Friday, May 17, 2013
President Obama should issue XO prohibiting contractor discrmination; setting an example for the rest of the world
Could an executive order from the President forbidding any federal contractor discrimination based on sexual orientation pave the way, in practical terms, to Congress’s being willing to pass ENDA (the Employment N on-Discrimination Act), introduced in 1993.
So suggests Jeffrey Marburg-Goodman on p. A17 of the Friday Washington Post. The title in print is “Signing on to employment equality”. Online, it’s more specific: “An executive order could end LGBT discrimination in contracts”, link here.
Wouldn’t the official repeal of the military “don’t ask don’t tell” in 2011 put practical pressure on the system to end civilian employment discrimination? We’ve covered he history of security clearances (especially my own) here before. (The CIA has been OK with openly gay enployees since the early 1990s -- as long as it's "open".) In practice, in commercial settings with mainframe information technology , I never experienced any real discrimination after 1974. As an individual contributor, management was most concerned with whether one did his job, Even in “conservative” Dallas in the1980s working for a credit reporting company during the height of the AIDS epidemic publicity, I encountered no problems. I had no direct problems as a civilian employee working for USLICO, a life insurance company that catered to military officers in the 1990s. (I wonder how USAA was then.) Private industry, in my experience, tended to embrace diversity, particularly in Minneapolis after USLICO was bought by NWNL which became ReliaStar, and then ING. ReliaStar had public diversity meetings within the company.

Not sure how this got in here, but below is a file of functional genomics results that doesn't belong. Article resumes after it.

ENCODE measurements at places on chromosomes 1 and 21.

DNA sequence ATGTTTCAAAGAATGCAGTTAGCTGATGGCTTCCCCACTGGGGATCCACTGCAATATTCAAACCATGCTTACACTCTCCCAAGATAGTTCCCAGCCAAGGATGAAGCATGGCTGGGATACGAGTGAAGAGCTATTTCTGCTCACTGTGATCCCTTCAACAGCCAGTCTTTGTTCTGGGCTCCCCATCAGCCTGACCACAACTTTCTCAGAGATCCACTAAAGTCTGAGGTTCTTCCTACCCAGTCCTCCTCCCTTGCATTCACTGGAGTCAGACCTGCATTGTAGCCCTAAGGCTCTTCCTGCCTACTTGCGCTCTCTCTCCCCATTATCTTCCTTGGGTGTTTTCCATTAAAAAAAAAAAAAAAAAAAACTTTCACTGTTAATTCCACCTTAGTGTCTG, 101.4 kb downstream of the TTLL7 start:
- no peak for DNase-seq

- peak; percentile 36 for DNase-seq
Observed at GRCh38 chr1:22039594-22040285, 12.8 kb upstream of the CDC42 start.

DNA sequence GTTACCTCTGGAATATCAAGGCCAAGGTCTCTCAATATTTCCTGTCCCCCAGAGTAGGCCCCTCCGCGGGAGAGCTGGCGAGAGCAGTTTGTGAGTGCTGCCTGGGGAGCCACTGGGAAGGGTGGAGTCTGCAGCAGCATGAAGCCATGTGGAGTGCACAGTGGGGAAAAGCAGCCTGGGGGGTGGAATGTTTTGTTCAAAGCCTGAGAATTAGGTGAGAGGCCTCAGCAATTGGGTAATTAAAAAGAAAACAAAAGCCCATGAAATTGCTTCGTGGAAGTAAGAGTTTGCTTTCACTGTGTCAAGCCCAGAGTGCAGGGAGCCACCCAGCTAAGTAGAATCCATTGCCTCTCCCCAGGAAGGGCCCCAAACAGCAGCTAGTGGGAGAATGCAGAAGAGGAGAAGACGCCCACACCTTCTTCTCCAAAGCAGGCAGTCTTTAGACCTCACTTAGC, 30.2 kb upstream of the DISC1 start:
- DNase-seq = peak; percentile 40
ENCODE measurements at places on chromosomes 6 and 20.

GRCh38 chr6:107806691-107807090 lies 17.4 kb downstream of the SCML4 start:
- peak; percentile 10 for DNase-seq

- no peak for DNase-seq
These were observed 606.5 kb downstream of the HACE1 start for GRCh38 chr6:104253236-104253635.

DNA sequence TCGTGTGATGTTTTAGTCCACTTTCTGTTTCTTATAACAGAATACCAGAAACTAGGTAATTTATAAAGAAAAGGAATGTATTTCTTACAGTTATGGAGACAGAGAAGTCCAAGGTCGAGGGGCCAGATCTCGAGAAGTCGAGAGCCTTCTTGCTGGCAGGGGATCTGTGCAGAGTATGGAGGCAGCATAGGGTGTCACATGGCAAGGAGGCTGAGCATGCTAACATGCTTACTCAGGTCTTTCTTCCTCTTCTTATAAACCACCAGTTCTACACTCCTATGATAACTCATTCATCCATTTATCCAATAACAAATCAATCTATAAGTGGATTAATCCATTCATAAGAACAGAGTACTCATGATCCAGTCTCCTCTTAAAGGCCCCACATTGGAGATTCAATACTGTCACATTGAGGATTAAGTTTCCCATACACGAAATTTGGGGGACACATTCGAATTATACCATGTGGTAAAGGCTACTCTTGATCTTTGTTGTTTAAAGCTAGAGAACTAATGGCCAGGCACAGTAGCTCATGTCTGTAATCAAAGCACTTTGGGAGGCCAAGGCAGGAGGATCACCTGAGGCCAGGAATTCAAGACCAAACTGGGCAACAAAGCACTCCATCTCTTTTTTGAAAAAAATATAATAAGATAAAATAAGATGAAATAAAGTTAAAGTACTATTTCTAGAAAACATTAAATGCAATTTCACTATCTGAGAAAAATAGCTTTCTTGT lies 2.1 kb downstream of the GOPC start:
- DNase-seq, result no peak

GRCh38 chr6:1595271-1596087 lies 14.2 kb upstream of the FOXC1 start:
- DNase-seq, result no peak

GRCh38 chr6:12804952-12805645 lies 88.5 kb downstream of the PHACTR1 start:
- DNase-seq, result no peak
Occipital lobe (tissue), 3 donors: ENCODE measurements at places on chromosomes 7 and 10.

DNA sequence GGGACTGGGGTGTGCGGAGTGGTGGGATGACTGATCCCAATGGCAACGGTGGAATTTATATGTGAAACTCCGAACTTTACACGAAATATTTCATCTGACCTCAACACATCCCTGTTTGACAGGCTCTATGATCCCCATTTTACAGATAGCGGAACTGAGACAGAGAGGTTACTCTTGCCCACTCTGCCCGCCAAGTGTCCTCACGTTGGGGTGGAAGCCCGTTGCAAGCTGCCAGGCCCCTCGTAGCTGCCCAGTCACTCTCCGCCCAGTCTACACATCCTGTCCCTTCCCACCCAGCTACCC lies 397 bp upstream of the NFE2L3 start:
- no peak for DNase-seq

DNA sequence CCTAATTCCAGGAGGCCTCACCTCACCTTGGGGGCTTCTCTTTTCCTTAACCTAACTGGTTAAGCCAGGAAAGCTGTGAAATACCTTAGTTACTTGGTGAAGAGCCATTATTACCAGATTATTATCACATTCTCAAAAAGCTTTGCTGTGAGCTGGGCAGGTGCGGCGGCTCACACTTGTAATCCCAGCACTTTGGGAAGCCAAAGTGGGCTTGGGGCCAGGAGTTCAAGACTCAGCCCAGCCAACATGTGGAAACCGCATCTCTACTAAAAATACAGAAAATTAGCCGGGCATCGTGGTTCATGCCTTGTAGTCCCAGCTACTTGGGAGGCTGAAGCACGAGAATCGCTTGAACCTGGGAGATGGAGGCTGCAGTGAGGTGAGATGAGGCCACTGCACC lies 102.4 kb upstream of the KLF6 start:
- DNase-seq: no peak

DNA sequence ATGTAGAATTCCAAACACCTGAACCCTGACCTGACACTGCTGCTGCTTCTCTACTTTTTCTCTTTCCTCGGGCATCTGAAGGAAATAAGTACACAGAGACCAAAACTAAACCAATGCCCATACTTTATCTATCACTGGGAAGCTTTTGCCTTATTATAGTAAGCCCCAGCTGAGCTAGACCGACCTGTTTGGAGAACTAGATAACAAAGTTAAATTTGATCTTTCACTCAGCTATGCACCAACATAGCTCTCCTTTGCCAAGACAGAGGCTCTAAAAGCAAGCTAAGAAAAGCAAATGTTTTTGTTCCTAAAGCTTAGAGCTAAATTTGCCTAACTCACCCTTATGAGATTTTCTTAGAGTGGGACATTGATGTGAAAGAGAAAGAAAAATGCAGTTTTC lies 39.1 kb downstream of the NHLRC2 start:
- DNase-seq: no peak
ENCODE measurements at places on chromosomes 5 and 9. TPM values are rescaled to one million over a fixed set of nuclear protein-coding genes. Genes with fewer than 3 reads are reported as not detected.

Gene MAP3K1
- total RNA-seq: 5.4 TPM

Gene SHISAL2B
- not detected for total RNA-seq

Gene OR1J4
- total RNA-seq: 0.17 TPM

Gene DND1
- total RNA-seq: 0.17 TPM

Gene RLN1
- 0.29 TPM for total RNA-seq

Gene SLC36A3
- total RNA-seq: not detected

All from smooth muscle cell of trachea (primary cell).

There have existed libertarian philosophical arguments against anti-discrimination ordinances, some of them publicized by GLIL (Gays and Lesbians for Individual Liberty) in the 1990s, in the newsletter “The Quill” and in press releases (especially an unfortunate one that I recall in 1996). For example, Hooter’s might be jealous of its aggressively heterosexual image. On the other hand, it’s common these days to find heterosexuals (men and women) bartending in gay establishments.
Wouldn’t the lifting of the military ban put a lot of psychological pressure on the Boy Scouts? Maybe it has, but there are residual problems, to be sure. In the 1980s, the BSA actually employed mainframe programmer-analysts and showed up at jobs fairs in Dallas. I didn’t bite.